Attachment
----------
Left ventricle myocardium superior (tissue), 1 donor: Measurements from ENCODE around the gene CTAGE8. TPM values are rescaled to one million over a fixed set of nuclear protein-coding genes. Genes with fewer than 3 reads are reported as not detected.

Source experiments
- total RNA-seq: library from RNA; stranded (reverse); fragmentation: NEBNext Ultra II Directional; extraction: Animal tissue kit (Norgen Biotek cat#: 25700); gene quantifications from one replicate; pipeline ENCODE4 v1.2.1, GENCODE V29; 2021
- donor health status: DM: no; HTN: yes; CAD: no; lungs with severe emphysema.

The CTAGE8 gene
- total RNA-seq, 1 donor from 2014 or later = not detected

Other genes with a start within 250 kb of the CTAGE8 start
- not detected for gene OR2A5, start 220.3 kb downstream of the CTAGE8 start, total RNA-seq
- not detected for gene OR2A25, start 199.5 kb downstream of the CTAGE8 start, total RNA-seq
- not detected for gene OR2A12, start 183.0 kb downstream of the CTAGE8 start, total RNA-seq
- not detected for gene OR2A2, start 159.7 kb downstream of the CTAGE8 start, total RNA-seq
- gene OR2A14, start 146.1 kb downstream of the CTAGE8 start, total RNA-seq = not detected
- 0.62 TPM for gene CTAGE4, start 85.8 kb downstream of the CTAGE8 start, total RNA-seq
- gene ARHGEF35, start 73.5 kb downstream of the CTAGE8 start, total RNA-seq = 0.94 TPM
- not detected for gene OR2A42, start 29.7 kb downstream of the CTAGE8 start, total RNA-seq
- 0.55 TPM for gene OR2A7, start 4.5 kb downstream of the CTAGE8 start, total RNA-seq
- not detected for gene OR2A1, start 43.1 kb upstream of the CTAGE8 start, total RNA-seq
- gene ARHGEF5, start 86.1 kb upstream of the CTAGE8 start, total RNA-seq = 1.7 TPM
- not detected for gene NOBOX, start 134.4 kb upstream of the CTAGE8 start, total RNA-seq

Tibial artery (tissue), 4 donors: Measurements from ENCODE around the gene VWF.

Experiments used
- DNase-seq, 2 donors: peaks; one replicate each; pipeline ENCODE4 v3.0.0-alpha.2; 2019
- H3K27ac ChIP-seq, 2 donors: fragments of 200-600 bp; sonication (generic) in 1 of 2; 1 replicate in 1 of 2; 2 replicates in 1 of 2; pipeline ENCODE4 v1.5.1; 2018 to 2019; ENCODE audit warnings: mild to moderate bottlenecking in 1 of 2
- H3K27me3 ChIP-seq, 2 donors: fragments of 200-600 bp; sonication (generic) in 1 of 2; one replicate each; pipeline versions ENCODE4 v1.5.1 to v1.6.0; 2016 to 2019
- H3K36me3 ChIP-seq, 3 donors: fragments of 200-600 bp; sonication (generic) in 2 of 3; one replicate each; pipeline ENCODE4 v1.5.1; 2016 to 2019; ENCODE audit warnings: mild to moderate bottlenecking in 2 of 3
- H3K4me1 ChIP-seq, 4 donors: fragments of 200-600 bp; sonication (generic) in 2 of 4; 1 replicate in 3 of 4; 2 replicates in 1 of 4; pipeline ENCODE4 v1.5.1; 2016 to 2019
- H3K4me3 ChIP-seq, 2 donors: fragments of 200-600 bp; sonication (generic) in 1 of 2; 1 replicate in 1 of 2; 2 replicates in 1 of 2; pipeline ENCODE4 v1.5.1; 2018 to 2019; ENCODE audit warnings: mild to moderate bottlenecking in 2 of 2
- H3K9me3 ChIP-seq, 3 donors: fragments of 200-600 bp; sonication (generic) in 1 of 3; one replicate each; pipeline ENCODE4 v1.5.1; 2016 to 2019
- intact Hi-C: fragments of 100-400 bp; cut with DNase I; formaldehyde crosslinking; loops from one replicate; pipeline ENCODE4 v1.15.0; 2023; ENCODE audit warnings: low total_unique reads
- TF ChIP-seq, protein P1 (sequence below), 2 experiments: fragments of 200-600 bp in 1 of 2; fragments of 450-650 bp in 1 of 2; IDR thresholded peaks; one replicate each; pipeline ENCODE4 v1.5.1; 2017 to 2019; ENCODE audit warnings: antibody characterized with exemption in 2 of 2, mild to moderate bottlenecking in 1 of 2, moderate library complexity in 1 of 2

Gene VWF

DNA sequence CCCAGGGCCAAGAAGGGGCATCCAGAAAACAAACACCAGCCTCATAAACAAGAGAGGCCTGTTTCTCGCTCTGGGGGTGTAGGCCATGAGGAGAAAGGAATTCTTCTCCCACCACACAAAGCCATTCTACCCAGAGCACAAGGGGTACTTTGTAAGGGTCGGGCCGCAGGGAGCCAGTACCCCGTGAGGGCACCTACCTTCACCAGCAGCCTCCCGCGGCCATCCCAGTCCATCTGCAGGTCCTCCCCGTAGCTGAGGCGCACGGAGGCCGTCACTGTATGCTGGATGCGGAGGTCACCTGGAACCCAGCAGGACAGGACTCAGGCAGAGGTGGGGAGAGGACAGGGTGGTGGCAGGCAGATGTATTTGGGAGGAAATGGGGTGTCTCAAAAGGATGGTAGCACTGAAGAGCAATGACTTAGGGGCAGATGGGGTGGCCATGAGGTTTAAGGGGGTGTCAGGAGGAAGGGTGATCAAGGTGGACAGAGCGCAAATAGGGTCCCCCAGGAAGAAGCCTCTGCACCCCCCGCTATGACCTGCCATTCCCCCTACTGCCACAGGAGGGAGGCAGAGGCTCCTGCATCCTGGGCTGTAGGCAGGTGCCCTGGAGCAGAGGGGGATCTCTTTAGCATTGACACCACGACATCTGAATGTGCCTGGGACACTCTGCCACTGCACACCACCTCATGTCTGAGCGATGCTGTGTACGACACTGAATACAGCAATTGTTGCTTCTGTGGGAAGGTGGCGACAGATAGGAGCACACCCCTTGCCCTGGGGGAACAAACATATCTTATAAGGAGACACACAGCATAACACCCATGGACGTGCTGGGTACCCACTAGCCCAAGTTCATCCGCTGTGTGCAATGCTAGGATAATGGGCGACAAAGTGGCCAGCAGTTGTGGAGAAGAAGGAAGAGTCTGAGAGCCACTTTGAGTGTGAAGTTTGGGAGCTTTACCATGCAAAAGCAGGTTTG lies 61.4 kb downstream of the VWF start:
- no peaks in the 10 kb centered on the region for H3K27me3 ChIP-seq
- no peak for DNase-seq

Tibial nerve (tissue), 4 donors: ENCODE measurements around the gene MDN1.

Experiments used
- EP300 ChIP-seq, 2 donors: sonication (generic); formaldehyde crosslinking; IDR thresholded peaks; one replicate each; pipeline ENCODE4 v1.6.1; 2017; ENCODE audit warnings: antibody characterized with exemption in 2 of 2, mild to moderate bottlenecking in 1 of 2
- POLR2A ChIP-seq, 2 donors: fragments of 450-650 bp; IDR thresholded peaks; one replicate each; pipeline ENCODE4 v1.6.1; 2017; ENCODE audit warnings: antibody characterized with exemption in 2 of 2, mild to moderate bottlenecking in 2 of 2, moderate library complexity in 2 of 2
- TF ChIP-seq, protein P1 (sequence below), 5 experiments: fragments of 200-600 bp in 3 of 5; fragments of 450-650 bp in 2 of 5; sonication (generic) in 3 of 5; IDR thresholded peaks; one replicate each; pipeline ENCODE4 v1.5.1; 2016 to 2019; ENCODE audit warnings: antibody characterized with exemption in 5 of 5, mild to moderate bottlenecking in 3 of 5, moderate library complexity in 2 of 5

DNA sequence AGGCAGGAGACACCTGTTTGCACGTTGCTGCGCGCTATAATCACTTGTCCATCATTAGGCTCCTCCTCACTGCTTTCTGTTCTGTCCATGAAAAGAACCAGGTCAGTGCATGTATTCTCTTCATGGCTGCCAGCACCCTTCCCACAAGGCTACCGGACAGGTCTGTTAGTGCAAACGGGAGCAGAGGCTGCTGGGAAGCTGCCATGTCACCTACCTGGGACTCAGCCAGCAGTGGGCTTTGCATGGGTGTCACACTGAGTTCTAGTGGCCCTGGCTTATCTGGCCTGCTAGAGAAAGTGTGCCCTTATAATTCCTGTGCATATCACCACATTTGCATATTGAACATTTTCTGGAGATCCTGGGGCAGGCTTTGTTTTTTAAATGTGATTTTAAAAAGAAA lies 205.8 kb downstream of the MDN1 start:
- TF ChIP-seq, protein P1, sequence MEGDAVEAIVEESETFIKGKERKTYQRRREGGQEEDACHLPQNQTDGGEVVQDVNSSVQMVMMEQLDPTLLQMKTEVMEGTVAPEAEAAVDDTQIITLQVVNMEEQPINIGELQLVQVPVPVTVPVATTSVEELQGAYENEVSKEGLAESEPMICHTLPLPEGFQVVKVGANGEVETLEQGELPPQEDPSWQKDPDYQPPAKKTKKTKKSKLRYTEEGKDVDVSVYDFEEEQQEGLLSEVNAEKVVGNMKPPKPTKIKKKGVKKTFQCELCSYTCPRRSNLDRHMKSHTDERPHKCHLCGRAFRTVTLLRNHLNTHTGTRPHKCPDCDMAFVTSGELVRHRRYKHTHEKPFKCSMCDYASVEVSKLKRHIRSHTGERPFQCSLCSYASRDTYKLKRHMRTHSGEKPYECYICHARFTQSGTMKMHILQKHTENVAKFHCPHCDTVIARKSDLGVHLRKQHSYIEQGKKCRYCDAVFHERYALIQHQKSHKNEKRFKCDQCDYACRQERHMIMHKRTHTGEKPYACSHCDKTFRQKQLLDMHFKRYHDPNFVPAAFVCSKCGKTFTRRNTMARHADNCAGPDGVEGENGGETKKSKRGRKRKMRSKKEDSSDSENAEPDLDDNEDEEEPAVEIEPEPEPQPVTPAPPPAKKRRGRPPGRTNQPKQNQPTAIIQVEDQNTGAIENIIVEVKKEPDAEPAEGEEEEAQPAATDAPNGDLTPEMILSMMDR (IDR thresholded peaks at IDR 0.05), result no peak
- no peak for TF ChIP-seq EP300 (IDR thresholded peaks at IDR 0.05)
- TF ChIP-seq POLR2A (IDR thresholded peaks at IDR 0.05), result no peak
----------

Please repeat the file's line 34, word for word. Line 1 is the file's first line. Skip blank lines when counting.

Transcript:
- no peak for DNase-seq